Along with food, having a stable form of shelter is a fundamental human need. How can anyone be productive if they do not have a place to reside and sleep in safety? How can society function if the people we need to provide essential services, must travel hours to their workplace? How can parents bring up a family if there is no stability in where they sleep because they are always under threat of a forced move? How can anyone manage the emotional, physiological or traumatic events that happen in life if their primal need of stable shelter is not met? Where they can sleep safely tonight; next week; or next month?
Analysis by SGS Economics indicates a cost benefit ratio of 7:1 in respect to the economic benefit to the community of providing public, social and affordable housing in the right locations.
Well placed affordable housing for key workers (such as firefighters, nurses, teachers and police officers) needs to be located in areas where society needs their services. And social housing? It should be located where there is ready access to existing infrastructure, services and jobs as it lowers government costs. It makes good and rational business sense.
It’s encouraging to see our Federal Government taking steps towards providing a framework which could unlock significant institutional investment. The establishment of the National Housing Finance and Investment Corporation (NHFIC) to provide long-term, low cost finance to support more affordable rental housing is a positive step. However, because it currently only relates only to debt funding (rather than equity) a co-financed bond aggregator model can only yield a limited amount of additional supply.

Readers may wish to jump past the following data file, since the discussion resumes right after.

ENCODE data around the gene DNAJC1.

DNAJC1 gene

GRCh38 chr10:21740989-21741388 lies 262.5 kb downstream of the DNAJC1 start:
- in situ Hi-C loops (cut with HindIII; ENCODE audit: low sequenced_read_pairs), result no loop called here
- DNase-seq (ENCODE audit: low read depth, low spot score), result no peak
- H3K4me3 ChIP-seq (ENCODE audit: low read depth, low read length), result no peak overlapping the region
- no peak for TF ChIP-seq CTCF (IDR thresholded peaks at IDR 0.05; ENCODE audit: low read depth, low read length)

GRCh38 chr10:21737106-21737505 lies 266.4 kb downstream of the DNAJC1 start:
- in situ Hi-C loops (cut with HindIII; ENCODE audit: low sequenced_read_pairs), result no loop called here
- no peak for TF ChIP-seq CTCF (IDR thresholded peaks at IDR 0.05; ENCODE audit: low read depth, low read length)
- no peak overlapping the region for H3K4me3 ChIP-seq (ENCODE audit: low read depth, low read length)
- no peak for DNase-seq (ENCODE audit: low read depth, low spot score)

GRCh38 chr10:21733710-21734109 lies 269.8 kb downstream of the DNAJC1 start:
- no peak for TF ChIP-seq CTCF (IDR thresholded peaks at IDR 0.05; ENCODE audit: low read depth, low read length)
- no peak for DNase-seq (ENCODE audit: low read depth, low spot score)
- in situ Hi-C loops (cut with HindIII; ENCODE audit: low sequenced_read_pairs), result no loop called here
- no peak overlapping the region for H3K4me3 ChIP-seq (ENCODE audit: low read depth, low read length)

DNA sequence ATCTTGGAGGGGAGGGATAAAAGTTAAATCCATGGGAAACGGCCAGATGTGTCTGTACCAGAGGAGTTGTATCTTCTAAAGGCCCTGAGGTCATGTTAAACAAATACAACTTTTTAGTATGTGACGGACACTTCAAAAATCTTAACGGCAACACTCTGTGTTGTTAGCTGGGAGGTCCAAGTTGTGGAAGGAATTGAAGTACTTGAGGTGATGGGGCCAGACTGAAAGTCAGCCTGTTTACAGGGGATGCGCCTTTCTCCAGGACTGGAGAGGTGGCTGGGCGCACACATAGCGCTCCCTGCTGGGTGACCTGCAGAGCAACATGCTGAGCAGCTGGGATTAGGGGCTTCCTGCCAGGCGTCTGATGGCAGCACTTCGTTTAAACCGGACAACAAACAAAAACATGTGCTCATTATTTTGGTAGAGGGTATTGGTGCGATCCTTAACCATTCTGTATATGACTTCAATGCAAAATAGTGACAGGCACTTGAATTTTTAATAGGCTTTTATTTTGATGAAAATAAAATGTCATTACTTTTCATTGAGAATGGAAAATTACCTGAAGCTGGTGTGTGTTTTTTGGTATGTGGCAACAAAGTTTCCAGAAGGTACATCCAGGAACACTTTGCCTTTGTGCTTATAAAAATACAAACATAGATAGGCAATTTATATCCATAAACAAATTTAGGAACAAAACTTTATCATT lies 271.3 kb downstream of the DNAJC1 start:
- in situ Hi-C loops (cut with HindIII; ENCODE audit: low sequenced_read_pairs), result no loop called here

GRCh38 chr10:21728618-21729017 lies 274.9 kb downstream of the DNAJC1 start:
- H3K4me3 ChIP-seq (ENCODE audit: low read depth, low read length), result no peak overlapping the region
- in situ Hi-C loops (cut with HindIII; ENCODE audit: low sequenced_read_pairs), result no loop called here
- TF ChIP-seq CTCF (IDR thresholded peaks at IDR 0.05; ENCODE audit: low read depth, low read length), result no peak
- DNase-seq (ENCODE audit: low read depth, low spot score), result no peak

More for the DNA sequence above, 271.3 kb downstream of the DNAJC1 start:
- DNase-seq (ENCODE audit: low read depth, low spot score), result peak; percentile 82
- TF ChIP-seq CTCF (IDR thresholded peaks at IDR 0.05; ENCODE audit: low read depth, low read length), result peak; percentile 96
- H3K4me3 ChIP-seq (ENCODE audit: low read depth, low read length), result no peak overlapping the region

Major property companies like Stockland, Mirvac and Lend Lease are making public statements about how they are looking into build-to-rent. The reality is that build-to-rent does not financially work in Australia for the large institutions and public companies. We need a new rental affordability scheme, specifically targeting our institutional funds, which closes the current viability gap and creates a new residential rental investment class.
And when we do this, it needs to include rental stock to suit the diverse range of incomes that exist within our society. Being specific, the build-to-rent housing sector needs to be ‘salt and peppered’ with social and affordable housing. The social and affordable housing stock has been allowed to dwindle from 15 per cent to 3.5 per cent of our national housing stock.
Budget moves indicate that for the first time in almost a decade, our federal government has an appetite for real leadership in the social and affordable housing space. But it needs to keep up the momentum. The NHFIC needs to expand its brief to include establishing a financial instrument to encourage our super funds into long term ownership of rental housing, which must include social and affordable housing within its mix.
In New York, for example, a person earning less than $22,000 US per year pays only $125 per week rent while for the same apartment in the same building, the market rent is $750 per week. We need to create a similar system in Australia.
We cannot afford to wait any longer to start fixing this problem because we have already wasted several decades in doing nothing.
About the author: Robert Pradolin is the former general manager for Frasers Property Australia (formally Australand) and is currently engaging with the not-for-profit sector to establish pop-up homeless shelters within empty CBD buildings.